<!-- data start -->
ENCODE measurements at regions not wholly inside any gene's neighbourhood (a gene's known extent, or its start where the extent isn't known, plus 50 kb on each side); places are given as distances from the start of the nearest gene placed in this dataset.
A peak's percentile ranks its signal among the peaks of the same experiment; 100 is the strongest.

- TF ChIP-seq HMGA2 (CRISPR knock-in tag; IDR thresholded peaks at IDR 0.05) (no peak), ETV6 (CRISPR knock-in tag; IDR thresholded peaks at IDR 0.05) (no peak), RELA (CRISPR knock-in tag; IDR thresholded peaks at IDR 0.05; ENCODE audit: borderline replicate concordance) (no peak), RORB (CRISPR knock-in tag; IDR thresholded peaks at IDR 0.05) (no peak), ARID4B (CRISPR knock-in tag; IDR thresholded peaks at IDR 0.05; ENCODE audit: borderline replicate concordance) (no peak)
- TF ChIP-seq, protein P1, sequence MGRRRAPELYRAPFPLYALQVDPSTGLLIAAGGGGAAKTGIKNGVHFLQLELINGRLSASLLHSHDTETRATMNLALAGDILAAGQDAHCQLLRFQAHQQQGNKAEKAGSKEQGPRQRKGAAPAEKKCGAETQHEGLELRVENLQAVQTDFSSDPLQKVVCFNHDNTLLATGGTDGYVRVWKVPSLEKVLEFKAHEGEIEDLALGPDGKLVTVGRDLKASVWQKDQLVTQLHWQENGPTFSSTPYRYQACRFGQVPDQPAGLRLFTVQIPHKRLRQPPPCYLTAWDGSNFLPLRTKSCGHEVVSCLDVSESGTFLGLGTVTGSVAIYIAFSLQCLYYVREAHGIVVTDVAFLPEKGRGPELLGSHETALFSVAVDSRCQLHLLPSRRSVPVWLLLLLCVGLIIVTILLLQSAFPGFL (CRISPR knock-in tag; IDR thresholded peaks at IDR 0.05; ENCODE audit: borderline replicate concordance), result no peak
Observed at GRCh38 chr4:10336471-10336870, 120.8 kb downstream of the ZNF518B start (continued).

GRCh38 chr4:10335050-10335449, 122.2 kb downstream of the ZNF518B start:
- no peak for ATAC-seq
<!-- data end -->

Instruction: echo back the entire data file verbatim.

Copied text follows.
ENCODE measurements at regions not wholly inside any gene's neighbourhood (a gene's known extent, or its start where the extent isn't known, plus 50 kb on each side); places are given as distances from the start of the nearest gene placed in this dataset.
A peak's percentile ranks its signal among the peaks of the same experiment; 100 is the strongest.

- TF ChIP-seq HMGA2 (CRISPR knock-in tag; IDR thresholded peaks at IDR 0.05) (no peak), ETV6 (CRISPR knock-in tag; IDR thresholded peaks at IDR 0.05) (no peak), RELA (CRISPR knock-in tag; IDR thresholded peaks at IDR 0.05; ENCODE audit: borderline replicate concordance) (no peak), RORB (CRISPR knock-in tag; IDR thresholded peaks at IDR 0.05) (no peak), ARID4B (CRISPR knock-in tag; IDR thresholded peaks at IDR 0.05; ENCODE audit: borderline replicate concordance) (no peak)
- TF ChIP-seq, protein P1, sequence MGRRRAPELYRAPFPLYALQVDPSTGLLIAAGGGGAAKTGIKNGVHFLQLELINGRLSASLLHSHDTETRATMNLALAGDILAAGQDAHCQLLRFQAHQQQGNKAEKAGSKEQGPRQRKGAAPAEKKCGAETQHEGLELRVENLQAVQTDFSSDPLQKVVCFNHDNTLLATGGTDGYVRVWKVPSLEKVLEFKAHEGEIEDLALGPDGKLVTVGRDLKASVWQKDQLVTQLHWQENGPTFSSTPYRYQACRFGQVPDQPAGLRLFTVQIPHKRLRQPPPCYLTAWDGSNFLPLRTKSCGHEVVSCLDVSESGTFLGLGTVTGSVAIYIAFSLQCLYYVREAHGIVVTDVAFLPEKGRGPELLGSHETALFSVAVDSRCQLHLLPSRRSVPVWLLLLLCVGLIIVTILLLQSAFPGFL (CRISPR knock-in tag; IDR thresholded peaks at IDR 0.05; ENCODE audit: borderline replicate concordance), result no peak
Observed at GRCh38 chr4:10336471-10336870, 120.8 kb downstream of the ZNF518B start (continued).

GRCh38 chr4:10335050-10335449, 122.2 kb downstream of the ZNF518B start:
- no peak for ATAC-seq